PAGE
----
grammer/feminism (fwd)

Elaine Hills (ehills@SOLEIL.ACOMP.USF.EDU)
Tue, 7 Nov 1995 16:53:52 -0500


Your points are very valid at the least. We definitely should focus on
what unites us not what is dividing us. The problem, as you pointed out
is that what is uniting us today is the anger and personal problems
beneath that anger that people are carrying with them from their homes,
if they have such a structure.

So where do we begin?? What are we to do when we've got people like Newt
out there with his head you know where?? Is therapy the answer for the
adults? For the youths? I really don't know the answer to any of these
questions, nor do I believe that there is just one answer. I think a
further discussion of this would be excellent here and look forward to
hearing more to maybe spark some controversy in my own mind---we need
ideas, people!

Take care,


---------- Forwarded message ----------
Date: Tue, 7 Nov 1995 12:14:04 EST
From: James Pasto <pasto@UMBSKY.CC.UMB.EDU>
To: Multiple recipients of list ANTHRO-L <ANTHRO-L@UBVM.CC.BUFFALO.EDU>
Newgroups: bit.listserv.anthro-l
Subject: grammer/feminism

I think this is a matter of perspective. PC is important, but it has
not had any effect on the growth of the corporate dictatorship that is taking
place in our society. Intellectuals in the academy have not united to stop
or at least massively protest the growth of what J. Jackson calls the "jail
industrial" complex; instead they have helped divide resistance by breaking
it down into a multitude of private interest groups. The academy reflects
the political institutions. Women have advanced in the university and that
is very good; but at the same time the funds for education ('lower' and higher
are being cut. This will curtail women's advancement much more than the fears
of men on campus. Yet, we are paralyzed it seems, and cannot mount an effective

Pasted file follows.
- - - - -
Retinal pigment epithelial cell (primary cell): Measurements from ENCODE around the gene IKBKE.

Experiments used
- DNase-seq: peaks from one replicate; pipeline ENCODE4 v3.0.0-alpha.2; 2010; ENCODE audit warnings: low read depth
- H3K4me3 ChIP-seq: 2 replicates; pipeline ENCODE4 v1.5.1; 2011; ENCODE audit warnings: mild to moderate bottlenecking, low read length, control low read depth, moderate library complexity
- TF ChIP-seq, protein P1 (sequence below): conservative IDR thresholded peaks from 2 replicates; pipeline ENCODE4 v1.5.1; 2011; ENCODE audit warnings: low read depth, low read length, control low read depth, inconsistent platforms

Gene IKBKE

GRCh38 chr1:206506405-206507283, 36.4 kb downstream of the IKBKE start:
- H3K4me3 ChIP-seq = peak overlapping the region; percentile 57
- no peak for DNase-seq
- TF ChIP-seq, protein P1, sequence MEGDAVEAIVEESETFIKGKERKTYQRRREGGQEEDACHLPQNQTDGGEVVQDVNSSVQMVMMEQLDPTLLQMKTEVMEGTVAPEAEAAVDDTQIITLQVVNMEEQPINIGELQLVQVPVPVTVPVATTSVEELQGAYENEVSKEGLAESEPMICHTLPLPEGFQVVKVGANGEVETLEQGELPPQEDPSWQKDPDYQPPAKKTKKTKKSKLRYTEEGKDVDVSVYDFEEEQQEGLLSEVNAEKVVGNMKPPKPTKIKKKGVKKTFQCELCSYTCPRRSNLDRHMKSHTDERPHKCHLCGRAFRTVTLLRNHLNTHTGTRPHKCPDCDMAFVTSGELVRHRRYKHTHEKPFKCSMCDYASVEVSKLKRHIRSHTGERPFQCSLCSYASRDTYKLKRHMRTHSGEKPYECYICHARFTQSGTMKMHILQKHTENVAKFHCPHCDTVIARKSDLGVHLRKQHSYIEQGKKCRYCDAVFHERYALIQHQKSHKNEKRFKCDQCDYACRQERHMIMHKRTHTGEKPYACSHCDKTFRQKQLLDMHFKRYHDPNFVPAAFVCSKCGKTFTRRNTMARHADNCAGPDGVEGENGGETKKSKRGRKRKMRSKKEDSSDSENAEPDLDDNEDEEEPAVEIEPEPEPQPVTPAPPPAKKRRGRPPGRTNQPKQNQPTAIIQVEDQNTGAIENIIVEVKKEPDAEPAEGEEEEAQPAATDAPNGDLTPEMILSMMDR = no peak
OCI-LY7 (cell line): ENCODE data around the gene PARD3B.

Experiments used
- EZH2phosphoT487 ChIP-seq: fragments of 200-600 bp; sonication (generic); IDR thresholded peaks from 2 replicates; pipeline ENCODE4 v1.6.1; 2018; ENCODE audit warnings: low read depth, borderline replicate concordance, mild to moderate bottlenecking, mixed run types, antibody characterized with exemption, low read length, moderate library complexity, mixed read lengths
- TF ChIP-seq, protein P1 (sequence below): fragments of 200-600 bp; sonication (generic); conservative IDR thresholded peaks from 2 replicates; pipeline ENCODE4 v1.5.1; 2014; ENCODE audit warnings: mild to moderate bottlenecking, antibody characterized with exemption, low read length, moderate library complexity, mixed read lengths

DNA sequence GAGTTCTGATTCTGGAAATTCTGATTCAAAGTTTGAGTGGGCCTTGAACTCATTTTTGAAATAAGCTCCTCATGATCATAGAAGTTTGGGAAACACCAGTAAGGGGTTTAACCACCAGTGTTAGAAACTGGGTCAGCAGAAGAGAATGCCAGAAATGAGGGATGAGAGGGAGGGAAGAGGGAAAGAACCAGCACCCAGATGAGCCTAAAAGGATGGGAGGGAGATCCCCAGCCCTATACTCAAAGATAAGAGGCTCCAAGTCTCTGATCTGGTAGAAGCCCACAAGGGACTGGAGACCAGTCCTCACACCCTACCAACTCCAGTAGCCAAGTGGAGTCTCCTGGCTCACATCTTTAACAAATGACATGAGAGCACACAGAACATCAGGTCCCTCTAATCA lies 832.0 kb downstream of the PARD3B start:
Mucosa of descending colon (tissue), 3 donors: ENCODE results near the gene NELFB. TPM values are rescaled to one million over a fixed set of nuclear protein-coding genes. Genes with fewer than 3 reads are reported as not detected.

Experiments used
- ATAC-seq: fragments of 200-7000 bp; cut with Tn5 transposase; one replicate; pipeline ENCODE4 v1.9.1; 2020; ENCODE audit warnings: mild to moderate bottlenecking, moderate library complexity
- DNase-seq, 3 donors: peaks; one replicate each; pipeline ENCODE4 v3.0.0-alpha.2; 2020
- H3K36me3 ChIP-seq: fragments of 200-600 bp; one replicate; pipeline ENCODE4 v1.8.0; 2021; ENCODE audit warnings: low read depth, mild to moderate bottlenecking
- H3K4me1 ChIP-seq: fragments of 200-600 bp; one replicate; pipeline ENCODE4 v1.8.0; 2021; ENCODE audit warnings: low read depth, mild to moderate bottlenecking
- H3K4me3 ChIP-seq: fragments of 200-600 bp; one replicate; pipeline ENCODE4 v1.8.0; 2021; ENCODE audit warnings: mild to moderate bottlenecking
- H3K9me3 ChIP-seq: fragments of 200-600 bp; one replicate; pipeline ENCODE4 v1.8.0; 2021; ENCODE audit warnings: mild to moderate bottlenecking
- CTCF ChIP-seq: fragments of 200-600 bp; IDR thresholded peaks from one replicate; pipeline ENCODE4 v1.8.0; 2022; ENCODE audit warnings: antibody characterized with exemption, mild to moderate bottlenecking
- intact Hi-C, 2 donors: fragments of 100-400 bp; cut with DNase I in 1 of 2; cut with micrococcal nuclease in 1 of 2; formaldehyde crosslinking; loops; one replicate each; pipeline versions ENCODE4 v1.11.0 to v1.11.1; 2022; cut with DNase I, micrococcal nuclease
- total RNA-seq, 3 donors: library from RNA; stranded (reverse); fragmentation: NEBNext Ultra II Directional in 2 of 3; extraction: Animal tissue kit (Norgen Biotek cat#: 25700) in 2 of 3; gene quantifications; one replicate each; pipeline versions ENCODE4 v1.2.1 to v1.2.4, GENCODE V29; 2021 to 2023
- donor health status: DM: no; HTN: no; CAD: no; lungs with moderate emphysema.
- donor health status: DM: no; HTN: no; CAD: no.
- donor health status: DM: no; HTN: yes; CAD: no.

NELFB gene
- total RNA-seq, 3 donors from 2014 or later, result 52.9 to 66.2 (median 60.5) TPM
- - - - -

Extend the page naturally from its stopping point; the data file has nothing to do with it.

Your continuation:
resistence to this.

The last election needs to be seen as a wake up call to academics. There
has been a tremendous amount of selfish indulgence of academics over the last
years -- again this reflects the behavior of our corporate and political
leaders. We wonder why our children are lost, look at the role models they
have. Youth after youth in the community centers I work in keep asking
how adults expect them to get along when the adults themselves can't. I have
seen youth speak outs disrupted by adults arguing in the audience. That is
what the academy has become in some ways, a big argument that our children
see and imitate. But the arguements are now over who has the right to speak
and what can be said. This plays right into the hands of conservative
intersts. We need to open debate and discussion (not argument). We need
to forge a consensus that is built upon priorities (at this point if our
children are not a priority we are in big trouble) and effective resistance.
Academics need to work out their personal problems in therapy, not in the
classroom. Things are real serious. We need a serious response. Perhaps we
can start a discussion here about what that may be. But let's begin by seeing
what unites us not what divides us. That is the difference between resistance
politics and power-play. Peace

Jim Pasto
Anthropology/UMass Boston